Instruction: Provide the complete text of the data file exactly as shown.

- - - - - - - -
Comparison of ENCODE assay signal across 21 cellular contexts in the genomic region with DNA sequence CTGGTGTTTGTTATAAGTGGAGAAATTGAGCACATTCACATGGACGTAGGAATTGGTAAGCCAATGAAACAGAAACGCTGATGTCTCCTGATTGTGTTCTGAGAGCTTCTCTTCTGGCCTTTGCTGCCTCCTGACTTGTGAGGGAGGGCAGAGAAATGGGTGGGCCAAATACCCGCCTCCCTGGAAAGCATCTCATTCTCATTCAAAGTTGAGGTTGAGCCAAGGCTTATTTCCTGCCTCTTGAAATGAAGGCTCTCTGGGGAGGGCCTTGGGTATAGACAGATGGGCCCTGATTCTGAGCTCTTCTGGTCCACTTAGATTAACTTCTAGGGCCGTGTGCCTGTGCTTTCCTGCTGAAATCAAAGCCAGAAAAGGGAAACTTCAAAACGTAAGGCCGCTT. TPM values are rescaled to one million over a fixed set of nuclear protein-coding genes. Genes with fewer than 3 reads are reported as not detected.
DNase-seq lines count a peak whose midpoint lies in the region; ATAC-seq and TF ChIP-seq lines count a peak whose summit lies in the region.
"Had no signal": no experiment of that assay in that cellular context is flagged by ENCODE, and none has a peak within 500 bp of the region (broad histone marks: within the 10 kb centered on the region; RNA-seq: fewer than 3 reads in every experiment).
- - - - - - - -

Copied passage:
Comparison of ENCODE assay signal across 21 cellular contexts in the genomic region with DNA sequence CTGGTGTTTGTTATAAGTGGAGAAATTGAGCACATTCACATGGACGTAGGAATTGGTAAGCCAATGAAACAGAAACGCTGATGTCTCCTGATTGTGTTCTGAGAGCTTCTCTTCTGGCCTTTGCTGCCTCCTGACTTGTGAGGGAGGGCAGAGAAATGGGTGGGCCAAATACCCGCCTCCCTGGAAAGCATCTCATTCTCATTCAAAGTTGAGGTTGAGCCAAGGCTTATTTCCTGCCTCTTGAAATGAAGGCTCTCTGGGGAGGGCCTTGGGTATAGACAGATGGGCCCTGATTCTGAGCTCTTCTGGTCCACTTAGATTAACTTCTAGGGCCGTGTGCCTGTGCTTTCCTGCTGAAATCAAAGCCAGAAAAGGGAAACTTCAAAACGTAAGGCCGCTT. TPM values are rescaled to one million over a fixed set of nuclear protein-coding genes. Genes with fewer than 3 reads are reported as not detected.
DNase-seq lines count a peak whose midpoint lies in the region; ATAC-seq and TF ChIP-seq lines count a peak whose summit lies in the region.
"Had no signal": no experiment of that assay in that cellular context is flagged by ENCODE, and none has a peak within 500 bp of the region (broad histone marks: within the 10 kb centered on the region; RNA-seq: fewer than 3 reads in every experiment).